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May 7, 2014

Ian Plimer takes on the 'totalitarian' greens in latest book

Ian Plimer is a highly influential climate sceptic. His new book, via a Ballarat-based Catholic-aligned publisher, takes on the environmental movement. Will Tony Abbott read it?

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The doyen of Australia’s climate sceptic movement, Ian Plimer, has a new book — and this time he’s broadened his attack to the entire environmental movement.

Not for Greens: He who sups with the Devil should have a long spoon is coming out this month via boutique Catholic publishing house Connor Court. It’s a polemic that argues that environmentalists harm the environment, have their facts wrong, want to control your money and have a “totalitarian approach”.

Plimer, a mining geologist, has cachet in Coalition circles. His 2009 book Heaven and Earth argued that human-induced climate change is not real, sold 40,000 copies and graces the bookshelves of many Coalition MPs. It is often cited among MPs and has been influential in party room debates. The new book will be well-read within the Abbott government and aligned business elites and will embolden those who dislike greens. Expect to hear it quoted in Parliament, and to see Plimer lauded on climate sceptic blogs (Andrew Bolt is already onto it) and hosted on Tory radio shows.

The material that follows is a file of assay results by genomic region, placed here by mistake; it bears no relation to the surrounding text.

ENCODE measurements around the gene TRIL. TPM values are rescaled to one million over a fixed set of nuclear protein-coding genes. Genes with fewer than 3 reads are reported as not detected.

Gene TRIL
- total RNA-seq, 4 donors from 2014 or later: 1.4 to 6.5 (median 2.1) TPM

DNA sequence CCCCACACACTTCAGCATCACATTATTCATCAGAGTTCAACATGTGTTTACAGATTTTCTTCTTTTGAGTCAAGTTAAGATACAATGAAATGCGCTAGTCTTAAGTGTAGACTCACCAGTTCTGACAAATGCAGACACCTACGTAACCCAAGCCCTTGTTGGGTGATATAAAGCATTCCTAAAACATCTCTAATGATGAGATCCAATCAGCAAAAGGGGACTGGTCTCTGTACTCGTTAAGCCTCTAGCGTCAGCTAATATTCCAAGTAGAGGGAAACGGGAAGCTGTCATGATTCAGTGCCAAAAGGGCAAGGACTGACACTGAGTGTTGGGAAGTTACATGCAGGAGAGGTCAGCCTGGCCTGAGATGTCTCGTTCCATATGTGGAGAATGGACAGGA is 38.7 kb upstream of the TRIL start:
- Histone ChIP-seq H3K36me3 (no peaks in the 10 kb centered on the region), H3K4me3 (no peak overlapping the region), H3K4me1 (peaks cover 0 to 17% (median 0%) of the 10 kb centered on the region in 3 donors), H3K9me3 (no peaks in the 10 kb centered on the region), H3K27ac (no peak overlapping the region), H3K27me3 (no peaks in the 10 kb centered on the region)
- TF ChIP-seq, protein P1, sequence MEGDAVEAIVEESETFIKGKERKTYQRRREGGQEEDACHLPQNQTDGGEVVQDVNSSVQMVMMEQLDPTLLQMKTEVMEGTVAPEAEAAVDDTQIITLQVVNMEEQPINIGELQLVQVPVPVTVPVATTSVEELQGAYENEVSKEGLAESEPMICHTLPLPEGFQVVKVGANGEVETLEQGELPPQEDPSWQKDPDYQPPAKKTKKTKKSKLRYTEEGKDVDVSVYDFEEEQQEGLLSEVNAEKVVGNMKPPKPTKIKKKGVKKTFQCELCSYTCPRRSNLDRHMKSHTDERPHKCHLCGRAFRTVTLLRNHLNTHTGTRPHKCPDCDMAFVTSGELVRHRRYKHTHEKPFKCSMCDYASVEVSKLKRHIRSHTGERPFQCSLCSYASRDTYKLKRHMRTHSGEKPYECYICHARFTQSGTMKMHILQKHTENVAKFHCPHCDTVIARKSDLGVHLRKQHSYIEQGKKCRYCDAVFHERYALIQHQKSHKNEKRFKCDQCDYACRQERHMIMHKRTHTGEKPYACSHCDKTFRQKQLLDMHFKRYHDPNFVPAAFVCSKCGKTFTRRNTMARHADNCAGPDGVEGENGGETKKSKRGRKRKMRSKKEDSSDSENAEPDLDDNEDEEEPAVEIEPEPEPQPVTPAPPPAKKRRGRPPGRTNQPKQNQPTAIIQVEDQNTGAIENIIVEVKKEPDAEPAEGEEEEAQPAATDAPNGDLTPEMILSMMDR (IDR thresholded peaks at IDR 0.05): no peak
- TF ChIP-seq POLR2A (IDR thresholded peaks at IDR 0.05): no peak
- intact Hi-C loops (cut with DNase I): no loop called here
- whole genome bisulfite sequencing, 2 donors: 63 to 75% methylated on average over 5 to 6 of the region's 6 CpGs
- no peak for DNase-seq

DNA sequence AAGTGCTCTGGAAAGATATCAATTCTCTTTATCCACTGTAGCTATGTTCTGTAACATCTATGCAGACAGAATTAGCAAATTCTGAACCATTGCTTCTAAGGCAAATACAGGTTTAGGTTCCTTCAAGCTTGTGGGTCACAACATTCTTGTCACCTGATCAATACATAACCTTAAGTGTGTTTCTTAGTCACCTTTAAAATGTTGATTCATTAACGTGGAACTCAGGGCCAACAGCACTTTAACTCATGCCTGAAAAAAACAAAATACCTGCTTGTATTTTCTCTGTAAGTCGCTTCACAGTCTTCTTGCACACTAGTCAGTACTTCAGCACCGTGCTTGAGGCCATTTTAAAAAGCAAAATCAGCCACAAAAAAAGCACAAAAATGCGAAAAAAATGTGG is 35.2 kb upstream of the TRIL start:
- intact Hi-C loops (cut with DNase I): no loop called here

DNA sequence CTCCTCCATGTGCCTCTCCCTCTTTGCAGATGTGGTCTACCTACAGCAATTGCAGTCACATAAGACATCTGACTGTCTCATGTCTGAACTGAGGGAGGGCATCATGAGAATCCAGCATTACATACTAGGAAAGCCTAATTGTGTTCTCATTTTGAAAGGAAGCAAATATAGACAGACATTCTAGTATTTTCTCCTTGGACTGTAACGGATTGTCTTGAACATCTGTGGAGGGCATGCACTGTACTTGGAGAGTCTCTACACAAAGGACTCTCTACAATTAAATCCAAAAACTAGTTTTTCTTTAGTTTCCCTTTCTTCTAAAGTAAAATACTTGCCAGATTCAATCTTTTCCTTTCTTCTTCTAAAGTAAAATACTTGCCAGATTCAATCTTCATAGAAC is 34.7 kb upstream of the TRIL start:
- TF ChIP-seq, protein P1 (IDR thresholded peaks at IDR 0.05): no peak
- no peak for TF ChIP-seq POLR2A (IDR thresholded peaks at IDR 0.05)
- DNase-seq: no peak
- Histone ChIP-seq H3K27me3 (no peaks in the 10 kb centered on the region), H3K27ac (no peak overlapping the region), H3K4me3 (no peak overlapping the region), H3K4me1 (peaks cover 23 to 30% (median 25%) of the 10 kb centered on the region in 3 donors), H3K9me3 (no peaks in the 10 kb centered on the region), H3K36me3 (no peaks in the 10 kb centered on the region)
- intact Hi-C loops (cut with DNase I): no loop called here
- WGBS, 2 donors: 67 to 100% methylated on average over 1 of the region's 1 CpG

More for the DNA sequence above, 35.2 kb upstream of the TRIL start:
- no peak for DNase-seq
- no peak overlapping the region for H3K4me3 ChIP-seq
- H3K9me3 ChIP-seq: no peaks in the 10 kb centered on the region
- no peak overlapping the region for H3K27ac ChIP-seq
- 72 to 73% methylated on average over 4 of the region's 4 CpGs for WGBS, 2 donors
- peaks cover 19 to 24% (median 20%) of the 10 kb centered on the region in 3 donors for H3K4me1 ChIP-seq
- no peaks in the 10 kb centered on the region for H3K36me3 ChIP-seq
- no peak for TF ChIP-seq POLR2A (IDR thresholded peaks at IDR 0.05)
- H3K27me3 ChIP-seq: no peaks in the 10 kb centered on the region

Not for Greens uses the allegory of a metal teaspoon to conclude that modern life depends on fossil fuels and that environmentalist policies would deprive us of cutlery and reduce us to cave people.

This is how Plimer sums up his message: “If you’re a green, and you’re criticising the coal industry, then you should not use cutlery, you should go out into the bush and starve.”

In a sympathetic recent interview associated with a mining conference, as dogs howl in the background, Plimer said this to environmentalists:

“Go out in the bush, live your sustainable life, don’t bother me. And if I want some advice from you, I’ll go to your cave and see how you’re going with your sustainable living. But until then get out of my life, because I’m very comfortable …”

Plimer says the humble teaspoon was created through mineral exploration, mining, smelting and refining, and without coal it would not exist. This apparently proves that a modern, middle-class life is incompatible with environmentalists.

The 200-page book, RRP $29.95, claims wind farms and solar panels use more energy to build than they will ever generate. Plimer, an academic at the University of Adelaide with a background in mining and energy, says renewable energy policies have left hundreds of thousands of people in “fuel poverty”. He says greens have a “totalitarian approach … the greens are not interested in environmentalism”.